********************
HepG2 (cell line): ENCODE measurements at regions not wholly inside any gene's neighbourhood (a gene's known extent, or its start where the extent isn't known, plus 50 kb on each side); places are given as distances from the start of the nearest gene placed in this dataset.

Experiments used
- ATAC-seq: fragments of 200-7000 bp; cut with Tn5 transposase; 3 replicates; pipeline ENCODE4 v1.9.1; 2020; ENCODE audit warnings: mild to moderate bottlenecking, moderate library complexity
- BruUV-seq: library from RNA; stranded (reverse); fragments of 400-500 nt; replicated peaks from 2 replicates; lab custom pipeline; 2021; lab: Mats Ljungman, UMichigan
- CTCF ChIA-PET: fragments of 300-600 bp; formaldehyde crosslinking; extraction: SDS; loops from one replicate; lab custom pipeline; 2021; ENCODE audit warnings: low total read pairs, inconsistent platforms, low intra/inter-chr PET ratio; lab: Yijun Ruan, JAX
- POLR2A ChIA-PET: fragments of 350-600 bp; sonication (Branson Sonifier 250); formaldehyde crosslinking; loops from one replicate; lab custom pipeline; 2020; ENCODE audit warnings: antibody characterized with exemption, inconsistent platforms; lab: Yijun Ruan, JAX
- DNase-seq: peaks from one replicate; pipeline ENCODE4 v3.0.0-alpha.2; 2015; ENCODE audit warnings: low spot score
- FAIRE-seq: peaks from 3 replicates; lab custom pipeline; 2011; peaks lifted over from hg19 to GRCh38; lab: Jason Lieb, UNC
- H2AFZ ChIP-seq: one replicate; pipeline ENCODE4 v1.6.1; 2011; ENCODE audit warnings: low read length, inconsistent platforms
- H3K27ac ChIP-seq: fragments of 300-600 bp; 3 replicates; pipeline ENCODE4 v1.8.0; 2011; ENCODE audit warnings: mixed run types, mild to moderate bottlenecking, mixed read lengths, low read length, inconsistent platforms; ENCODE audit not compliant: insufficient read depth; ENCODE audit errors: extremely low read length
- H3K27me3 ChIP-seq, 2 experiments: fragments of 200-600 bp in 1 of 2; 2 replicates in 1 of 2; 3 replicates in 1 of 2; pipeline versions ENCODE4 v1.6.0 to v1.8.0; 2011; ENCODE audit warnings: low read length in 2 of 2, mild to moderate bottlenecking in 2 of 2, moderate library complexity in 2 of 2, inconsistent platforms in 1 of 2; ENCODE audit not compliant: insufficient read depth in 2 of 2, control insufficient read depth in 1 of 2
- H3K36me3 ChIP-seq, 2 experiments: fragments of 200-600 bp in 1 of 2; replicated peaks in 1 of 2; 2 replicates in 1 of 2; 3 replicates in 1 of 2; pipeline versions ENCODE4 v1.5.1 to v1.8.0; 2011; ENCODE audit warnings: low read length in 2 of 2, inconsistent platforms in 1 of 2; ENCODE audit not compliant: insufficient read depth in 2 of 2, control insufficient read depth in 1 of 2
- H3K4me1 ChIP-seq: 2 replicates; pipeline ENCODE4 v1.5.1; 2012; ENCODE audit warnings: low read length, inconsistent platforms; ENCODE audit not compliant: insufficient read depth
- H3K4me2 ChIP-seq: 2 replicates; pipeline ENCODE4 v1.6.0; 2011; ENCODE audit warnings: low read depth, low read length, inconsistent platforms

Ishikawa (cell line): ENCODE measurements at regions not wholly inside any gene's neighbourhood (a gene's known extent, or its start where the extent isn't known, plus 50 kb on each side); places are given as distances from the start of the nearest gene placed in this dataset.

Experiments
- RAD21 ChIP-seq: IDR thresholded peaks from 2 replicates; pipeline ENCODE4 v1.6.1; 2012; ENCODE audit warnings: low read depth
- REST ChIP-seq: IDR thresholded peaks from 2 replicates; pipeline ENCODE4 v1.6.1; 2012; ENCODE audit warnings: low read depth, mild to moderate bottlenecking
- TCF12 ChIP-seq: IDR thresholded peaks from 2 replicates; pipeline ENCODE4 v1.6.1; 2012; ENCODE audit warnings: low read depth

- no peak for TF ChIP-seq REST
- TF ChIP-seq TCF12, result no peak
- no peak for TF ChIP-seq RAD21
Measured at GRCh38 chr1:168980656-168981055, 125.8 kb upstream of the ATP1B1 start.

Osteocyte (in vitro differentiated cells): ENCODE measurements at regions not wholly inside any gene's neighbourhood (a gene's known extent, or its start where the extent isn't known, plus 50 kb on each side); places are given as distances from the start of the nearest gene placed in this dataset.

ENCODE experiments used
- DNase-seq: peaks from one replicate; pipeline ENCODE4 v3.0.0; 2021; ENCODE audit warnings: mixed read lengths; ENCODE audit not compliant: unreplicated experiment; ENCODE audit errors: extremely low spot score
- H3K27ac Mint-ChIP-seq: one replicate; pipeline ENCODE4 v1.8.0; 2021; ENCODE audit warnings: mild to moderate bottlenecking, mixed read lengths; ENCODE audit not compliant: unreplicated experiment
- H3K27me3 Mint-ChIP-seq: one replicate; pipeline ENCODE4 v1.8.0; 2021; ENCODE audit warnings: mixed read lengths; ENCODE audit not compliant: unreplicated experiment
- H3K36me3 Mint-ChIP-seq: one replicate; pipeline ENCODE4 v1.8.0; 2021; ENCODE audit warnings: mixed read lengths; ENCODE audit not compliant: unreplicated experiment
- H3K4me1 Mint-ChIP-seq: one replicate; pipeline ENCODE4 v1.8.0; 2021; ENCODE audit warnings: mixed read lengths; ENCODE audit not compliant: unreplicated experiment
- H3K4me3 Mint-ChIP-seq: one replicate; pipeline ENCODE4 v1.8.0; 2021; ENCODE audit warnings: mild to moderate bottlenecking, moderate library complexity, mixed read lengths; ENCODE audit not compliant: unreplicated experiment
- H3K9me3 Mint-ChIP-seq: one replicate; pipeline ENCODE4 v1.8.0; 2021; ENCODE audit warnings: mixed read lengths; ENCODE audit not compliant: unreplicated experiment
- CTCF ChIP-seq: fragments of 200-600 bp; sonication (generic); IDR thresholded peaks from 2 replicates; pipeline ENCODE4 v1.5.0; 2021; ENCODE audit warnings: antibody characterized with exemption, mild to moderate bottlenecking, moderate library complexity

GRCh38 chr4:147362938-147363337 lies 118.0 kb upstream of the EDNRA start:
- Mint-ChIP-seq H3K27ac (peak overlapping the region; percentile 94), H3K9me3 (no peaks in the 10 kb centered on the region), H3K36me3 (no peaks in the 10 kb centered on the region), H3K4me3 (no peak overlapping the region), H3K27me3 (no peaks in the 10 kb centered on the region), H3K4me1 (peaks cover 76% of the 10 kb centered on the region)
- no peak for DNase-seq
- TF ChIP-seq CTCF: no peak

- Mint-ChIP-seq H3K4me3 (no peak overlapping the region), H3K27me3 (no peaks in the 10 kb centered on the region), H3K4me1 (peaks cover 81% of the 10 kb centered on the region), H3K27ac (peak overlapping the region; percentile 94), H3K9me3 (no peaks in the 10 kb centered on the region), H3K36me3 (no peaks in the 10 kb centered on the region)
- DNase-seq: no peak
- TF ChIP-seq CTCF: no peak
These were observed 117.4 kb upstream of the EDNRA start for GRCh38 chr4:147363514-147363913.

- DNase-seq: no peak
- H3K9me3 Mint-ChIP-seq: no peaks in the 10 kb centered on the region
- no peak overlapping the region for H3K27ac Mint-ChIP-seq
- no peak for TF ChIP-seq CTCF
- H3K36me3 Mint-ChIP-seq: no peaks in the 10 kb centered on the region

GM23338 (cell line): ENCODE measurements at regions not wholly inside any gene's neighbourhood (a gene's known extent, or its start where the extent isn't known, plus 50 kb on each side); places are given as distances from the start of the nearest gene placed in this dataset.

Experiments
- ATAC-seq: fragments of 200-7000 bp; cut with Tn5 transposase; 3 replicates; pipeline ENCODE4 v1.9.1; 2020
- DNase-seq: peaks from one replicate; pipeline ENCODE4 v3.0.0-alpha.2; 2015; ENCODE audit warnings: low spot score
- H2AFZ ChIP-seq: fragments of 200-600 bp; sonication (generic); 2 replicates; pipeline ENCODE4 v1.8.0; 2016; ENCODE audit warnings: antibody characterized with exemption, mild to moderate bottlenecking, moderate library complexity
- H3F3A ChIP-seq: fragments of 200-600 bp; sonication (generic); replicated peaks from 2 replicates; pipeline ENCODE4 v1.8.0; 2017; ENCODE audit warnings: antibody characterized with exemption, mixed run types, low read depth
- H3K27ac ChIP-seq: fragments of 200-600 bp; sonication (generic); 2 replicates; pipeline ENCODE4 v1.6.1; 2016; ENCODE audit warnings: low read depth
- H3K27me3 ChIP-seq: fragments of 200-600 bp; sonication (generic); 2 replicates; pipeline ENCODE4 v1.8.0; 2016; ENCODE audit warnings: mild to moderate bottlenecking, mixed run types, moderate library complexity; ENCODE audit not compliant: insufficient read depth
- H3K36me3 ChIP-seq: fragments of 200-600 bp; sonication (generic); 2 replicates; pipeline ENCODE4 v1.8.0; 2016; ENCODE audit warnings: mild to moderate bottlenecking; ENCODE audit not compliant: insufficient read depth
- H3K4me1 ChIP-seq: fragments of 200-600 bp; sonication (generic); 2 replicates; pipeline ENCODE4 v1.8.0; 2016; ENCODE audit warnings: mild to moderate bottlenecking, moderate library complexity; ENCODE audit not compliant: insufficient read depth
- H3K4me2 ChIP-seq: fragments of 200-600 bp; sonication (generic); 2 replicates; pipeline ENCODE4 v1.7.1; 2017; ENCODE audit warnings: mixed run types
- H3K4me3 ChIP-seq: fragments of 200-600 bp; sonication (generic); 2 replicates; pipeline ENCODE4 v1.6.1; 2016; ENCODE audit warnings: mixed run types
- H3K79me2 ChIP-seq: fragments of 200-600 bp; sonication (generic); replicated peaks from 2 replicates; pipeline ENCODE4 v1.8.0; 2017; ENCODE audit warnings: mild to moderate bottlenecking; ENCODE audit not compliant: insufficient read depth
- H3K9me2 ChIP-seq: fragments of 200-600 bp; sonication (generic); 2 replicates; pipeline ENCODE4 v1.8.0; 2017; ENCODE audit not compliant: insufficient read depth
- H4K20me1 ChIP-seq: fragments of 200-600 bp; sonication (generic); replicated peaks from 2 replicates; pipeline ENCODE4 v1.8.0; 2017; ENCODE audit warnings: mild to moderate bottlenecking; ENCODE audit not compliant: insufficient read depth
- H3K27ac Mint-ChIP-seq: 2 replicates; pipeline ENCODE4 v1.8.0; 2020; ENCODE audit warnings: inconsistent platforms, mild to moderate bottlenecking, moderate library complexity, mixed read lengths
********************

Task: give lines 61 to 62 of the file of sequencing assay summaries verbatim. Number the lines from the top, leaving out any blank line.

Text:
- H4K20me1 ChIP-seq: fragments of 200-600 bp; sonication (generic); replicated peaks from 2 replicates; pipeline ENCODE4 v1.8.0; 2017; ENCODE audit warnings: mild to moderate bottlenecking; ENCODE audit not compliant: insufficient read depth
- H3K27ac Mint-ChIP-seq: 2 replicates; pipeline ENCODE4 v1.8.0; 2020; ENCODE audit warnings: inconsistent platforms, mild to moderate bottlenecking, moderate library complexity, mixed read lengths